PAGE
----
2013-08-12 by Diana fka Desi Foxx
Skies above the UK are expected to shimmer tonight as the annual Perseids meteor shower takes place. Watch out for shooting stars at a rate of up to 60 an hour.
The meteor shower is active each year around mid-July to mid-August, with this year’s peak expected during Monday night into the early hours of Tuesday morning.
Stargazers will be able to see the natural display with their own eyes and without the need for a telescope.
The Royal Astronomical Society believes prospects for this year’s showing are particularly good. Perseids meteor showers are the result of material falling from the tail of Comet Swift-Tuttle, which last passed near the Earth in 1992.
Professor Alan Fitzsimmons of Queen’s University Belfast said: “Comet Swift-Tuttle won’t be visiting our neck of the woods again until the year 2125, but every year we get this beautiful reminder as the Earth ploughs through the debris it leaves in its orbit.”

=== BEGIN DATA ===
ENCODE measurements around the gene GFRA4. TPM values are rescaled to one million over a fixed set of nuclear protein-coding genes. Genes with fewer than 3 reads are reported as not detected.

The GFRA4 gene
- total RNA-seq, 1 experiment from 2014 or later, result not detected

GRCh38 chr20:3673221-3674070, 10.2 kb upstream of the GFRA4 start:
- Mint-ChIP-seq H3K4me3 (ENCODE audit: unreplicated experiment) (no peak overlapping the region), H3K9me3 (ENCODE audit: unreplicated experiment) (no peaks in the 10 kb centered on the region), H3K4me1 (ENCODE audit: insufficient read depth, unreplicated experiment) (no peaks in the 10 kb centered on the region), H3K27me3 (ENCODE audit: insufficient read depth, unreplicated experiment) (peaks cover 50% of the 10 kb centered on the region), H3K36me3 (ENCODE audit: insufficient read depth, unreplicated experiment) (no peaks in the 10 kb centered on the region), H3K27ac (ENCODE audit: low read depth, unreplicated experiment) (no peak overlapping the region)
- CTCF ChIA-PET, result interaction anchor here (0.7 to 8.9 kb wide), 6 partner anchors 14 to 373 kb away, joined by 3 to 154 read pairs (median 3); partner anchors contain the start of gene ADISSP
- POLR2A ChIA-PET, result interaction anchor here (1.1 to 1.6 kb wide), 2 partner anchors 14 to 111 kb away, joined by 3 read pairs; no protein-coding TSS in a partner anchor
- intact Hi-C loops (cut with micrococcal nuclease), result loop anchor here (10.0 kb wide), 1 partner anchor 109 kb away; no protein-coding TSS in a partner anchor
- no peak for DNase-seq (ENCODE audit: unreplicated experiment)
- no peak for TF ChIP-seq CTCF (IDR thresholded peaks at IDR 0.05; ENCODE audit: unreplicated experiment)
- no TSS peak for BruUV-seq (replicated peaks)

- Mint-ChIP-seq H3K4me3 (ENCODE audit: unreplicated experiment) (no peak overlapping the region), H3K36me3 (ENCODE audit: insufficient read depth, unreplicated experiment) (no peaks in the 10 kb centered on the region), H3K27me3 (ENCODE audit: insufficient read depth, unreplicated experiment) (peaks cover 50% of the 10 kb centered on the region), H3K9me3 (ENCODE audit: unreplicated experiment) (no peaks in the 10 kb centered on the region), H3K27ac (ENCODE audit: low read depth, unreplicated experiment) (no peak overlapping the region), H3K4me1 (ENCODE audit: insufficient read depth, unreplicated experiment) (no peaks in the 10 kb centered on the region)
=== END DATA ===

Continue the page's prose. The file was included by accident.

He added: “Every meteor is a speck of comet dust vaporising as it enters our atmosphere at 36 miles per second. What a glorious way to go.”
What are meteors?
Meteors, often referred to as shooting stars, are the result of small particles entering the Earth’s atmosphere at high speed. As they pass through the atmosphere, the air around them is heated, causing the characteristic streak of light seen from the ground.
They generally appear as fleeting flashes lasting less than a second, but the brightest ones leave behind trails of vapourised gases and glowing air molecules that may take a few seconds to fade.
There’ll also be a bonus for those looking up at the sky tonight, with two bright passes of the International Space Station (ISS) on Monday evening at 9.24pm and 11.04pm.
To spot the ISS, it is best to look west in the sky for a fast-moving bright light. It’ll zoom overhead towards the east, travelling at around 17,000mph.
Weather conditions are expected to be favourable for those hoping to catch a glimpse of tonight’s display, with clear skies expected across much of the UK.
However, cloud will increase across western Scotland and Northern Ireland by around midnight, so the best chance of spotting anything in these areas will be earlier than elsewhere.